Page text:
by Elle Harrigan

Nature surrounds us with infinite beauty and ancient wisdom. By immersing ourselves in the wild and deepening our awareness, we awaken to the voice of our soul.

What is it that wakes you up in the morning? An alarm clock with a snooze button that you hit for an extra five or ten minutes? A rousing blast of Bohemian Rhapsody from your mobile device? The smell of coffee?

For me, it’s one of two possible scenarios: The soft light of daybreak filtering through my curtains or the cat persistently pouncing on my head, demanding to be fed.

In either case, I’m up, but not truly awake until I’ve showered, dressed, had breakfast, driven to work, and — after a few blessed moments of solitude — flick on the computer and settle myself at my work desk.

Being “awakened” in the spiritual sense is often like this: it may take several soft nudges, thundering reminders, or inescapable shoves for a lightbulb to go on that tells us that things need to change in our lives. Sudden loss or illness, relationship break-ups, financial catastrophe, or a global crisis like a pandemic, all shake us out of our walking slumber like a giant hand on our shoulder demanding that we “wake the f*ck up!”

Do we? Let’s be honest. Knowing that change is needed, that there’s more within us that we’re simply not tapping into, doesn’t shift us into action mode until we commit to THE WORK.
But, uggghh, the thought of working towards some kind of enlightenment dampens our enthusiasm. Meditate? No time. Therapy? Don’t want to dig up the past. Prayer? Not religious. Excuses. Excuses.

I want to invite you to do this one thing: walk to a window that looks out on natural scenery. If this doesn’t exist where you live, then take a drive. Find a meadow, a wooded glen, a quiet pond. Without any intrusion (a partner, your earbuds, your fur baby), simply focus on what is around you. Really look at your surroundings.

How many different colors do you see? If it’s mid-summer, and everything is green, try to identify the shades, tones, and gradations. Think of the 100 count box of crayons you craved as a child, and all the colors of green it contained: pale chartreuse, bright lime, crisp apple, deep evergreen.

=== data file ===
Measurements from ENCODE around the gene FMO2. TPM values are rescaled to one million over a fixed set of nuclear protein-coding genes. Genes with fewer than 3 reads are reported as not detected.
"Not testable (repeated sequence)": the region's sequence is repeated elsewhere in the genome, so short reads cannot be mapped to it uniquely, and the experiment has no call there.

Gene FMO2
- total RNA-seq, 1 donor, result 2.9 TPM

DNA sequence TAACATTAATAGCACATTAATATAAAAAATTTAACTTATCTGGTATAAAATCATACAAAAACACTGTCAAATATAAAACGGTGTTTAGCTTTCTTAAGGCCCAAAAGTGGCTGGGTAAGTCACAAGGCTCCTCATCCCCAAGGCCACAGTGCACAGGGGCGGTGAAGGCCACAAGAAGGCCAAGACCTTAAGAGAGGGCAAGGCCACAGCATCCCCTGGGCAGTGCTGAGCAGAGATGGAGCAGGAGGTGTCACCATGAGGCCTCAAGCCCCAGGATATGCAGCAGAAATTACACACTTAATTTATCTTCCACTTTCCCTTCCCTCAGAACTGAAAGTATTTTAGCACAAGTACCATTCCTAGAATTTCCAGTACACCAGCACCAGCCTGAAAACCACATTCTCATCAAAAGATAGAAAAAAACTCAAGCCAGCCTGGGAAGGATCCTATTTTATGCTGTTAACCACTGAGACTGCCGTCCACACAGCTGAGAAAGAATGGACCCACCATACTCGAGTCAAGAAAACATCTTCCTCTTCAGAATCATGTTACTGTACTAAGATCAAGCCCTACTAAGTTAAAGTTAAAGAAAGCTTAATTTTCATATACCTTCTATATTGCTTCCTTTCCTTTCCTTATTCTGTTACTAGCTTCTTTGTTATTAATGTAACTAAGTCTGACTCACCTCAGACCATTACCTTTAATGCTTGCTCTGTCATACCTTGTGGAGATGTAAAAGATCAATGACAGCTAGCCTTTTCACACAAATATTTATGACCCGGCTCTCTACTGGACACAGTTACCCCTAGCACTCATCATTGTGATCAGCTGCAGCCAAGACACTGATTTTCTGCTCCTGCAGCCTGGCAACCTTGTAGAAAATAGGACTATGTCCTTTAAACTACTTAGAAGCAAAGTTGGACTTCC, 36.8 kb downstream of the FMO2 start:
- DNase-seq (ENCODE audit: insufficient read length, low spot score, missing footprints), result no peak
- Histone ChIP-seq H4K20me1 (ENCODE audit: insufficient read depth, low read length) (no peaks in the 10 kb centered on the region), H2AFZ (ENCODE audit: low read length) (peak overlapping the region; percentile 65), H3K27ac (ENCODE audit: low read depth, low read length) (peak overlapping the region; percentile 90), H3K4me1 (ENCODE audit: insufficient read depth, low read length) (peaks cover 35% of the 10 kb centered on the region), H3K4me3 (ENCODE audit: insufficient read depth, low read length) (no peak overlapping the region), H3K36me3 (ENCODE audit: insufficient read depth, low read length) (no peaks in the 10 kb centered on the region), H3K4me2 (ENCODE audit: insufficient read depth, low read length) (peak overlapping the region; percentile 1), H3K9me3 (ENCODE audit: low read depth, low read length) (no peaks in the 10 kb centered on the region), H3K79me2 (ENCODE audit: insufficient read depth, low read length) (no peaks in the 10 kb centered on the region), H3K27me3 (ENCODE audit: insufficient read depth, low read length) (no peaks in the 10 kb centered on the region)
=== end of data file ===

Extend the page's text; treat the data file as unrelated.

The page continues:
Now shift your visual lens from wide angle to macro so that you’re able to examine the minute details of what’s directly in front of you. How many different textures do you see? The more intently you look, the more nature’s canvas explodes into multitudes of tactile details: rough bark, smooth stones, brittle pinecones, soft dandelion fluff, silky flower petals. The number is only limited by your vocabulary to describe them. There’s so much to take in, you’re suddenly aware that a minute has stretched into an hour.

Are you losing yourself in this exercise? The answer should be, “Yes.” What you’re losing is your Ego Mind’s attachment to planning (what do I have to do today?), worrying, stressing, regretting, dwelling. In essence, you’re fully present in the quiet space between thoughts.

Psychologist Christophe André, who wrote a lovely little book titled, Looking at Mindfulness, calls this “immersive awareness.” We immerse ourselves so deeply in deliberate awareness that we can’t be anywhere else but HERE. NOW. And nature generously offers us its majesty, its divinity, its sacredness as a cathedral that invites contemplation.
Over the past three years, I’ve nurtured this practice by foraging in the wild to create what my fellow makers call earth and land art. It’s not unusual for symbolic shapes to emerge as we craft our artworks: spirals, circles, yin and yang, and mandalas. These symbols are embedded in the human psyche like guideposts that point to the spiritual journey from outer to inner consciousness. They are universal in meaning and rise up like a whisper from the depths of our being when we are acutely present.

I call my practice kinesthetic meditationbecause you enter a contemplative state through your senses. It’s meditative because when you’re captivated by nature, you drift into mindfulness that activates your intuition, revealing your true self and desires. You hear the voice of your soul.

Awakening your inner senses can be as simple and life-changing as opening your eyes to the wild.

“The whole secret of the study of nature lies in learning how to use one’s eyes.” — George Sand